The longer school day has led to some adjustments to the way teachers and staff present instruction. “The kids seem to be reacting very well to it,” said Bell. “We surveyed the teachers at the elementary and asked them how it is going. They report the change is going good. One teacher said she loved having the extra instructional time. Another said that with the enhanced hands on projects they can do her class doesn’t want to leave in the afternoon. I think it’s really been positive.”
At Washington, making up time has been a matter of grabbing as many hours as possible out of the existing school calendar and adding time to both the beginning and end of the school day. Students will go to school on Good Friday and an early release day was canceled. Student reporting time was moved up to 7:40 a.m. at the high school and junior high and dismissal time was moved back to 3:55 p.m.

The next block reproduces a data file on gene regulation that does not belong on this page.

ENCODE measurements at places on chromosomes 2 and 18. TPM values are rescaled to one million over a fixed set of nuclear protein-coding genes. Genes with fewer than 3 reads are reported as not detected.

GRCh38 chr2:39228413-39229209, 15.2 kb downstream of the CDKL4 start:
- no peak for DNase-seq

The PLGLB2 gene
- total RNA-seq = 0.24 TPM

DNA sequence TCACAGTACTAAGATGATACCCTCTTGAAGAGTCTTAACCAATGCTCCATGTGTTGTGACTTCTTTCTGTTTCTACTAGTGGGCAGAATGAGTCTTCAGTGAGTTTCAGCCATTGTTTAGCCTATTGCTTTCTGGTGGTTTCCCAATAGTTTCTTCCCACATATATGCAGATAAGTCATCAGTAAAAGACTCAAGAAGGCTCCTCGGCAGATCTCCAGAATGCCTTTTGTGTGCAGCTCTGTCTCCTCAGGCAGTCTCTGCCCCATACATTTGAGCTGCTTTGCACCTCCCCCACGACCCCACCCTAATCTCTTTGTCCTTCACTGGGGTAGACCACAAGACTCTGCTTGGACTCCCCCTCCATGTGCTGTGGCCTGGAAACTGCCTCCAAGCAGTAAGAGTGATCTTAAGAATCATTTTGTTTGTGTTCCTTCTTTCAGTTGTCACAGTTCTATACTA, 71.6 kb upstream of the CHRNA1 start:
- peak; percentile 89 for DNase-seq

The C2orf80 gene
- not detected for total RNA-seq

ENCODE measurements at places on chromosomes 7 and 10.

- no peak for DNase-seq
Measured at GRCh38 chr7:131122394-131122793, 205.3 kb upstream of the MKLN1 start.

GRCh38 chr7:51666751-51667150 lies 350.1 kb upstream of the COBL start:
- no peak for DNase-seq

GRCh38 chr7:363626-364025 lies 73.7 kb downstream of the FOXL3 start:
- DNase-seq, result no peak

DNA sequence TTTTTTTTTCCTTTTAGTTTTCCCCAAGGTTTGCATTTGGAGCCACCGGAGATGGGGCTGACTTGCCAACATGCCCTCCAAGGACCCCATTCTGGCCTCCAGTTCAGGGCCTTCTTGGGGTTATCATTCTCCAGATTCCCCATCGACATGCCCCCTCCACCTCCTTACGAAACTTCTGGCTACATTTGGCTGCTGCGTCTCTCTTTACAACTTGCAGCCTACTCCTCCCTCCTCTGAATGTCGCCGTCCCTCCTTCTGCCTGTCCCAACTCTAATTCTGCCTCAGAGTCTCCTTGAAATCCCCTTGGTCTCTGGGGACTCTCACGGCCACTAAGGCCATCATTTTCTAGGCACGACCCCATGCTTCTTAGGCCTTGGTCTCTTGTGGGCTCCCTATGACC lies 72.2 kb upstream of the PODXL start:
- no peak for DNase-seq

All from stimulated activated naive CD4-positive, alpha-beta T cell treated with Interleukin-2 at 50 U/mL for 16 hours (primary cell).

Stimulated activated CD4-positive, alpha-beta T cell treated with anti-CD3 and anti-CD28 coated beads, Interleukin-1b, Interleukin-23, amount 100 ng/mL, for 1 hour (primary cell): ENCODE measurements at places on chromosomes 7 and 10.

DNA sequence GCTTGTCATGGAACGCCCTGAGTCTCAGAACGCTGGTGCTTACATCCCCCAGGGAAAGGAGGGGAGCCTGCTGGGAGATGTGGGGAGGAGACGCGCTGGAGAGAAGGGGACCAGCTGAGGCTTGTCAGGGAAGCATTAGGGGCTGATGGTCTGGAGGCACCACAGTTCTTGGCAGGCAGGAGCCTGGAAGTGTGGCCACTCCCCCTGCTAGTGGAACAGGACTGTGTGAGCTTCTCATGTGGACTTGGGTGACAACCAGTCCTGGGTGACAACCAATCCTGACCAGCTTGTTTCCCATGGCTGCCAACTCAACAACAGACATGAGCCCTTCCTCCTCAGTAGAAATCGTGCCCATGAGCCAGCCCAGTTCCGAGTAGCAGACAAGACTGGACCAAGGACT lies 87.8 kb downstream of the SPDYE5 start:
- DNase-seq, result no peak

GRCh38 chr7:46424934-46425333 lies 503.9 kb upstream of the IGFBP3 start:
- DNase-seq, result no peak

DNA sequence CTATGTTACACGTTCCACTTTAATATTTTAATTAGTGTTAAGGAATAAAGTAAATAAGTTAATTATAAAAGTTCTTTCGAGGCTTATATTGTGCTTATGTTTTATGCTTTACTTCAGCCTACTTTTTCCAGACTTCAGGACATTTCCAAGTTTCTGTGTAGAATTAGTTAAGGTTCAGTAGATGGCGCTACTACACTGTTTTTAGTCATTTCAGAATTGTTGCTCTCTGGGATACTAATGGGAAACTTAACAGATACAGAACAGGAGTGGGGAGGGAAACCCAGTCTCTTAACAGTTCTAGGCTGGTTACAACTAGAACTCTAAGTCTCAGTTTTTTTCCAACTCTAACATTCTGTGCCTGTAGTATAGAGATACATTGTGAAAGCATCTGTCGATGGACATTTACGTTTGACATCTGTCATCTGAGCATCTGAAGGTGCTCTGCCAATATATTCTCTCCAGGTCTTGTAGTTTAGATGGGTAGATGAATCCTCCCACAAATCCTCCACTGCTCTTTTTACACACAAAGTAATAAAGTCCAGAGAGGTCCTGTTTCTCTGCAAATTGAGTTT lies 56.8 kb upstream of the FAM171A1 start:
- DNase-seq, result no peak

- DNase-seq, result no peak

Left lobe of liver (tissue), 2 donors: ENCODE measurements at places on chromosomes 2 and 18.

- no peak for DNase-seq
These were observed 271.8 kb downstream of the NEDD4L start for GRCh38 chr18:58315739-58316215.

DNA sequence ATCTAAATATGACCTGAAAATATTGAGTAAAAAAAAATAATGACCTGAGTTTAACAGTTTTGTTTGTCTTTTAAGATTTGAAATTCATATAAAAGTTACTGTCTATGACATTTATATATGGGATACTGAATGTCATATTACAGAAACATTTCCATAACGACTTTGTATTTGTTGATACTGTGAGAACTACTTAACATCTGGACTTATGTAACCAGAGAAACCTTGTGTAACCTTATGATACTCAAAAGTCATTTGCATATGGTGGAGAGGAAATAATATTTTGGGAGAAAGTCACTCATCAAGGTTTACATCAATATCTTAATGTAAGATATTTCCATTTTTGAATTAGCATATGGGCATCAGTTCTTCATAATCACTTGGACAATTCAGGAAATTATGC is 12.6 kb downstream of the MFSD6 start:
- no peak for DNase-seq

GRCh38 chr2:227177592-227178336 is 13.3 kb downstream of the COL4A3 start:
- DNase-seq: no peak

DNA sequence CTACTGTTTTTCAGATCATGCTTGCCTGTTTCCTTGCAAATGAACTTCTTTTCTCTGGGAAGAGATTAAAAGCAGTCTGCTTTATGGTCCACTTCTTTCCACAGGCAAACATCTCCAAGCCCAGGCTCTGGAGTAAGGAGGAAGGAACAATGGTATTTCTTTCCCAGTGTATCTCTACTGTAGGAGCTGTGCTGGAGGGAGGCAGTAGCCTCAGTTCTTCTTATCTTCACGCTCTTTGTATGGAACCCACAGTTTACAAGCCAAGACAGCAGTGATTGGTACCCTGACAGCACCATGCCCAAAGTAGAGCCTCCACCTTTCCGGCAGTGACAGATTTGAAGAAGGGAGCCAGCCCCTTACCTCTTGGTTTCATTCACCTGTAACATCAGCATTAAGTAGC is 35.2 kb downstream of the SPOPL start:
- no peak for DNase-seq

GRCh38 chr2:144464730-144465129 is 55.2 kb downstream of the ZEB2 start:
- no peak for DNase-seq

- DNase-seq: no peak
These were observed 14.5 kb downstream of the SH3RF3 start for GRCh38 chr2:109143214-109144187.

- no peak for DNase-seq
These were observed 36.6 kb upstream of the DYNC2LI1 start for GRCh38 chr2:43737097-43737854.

“We’re all appreciative that the DOE gave us these options,” said Washington School Superintendent Daniel Roach. “What I’m hearing, especially from the elementary teachers, is that the extra time is very useful.”
If there are no additional missed days because of weather, Washington should end the extended days on March 19. “Everyone has been very flexible on this,” said Roach.
One of the things having a big impact on the way schools make decisions on whether to extend their days is the statewide testing students face in the spring. “We surveyed our patrons and they said they wanted the extended days,” said Roach. “At the same time that testing drives instruction. The teachers are using the extra time to prep their students for the ISTEP and IREAD and ECA tests they will have in the spring. ISTEP is a key component in our effort to regain that instructional time.”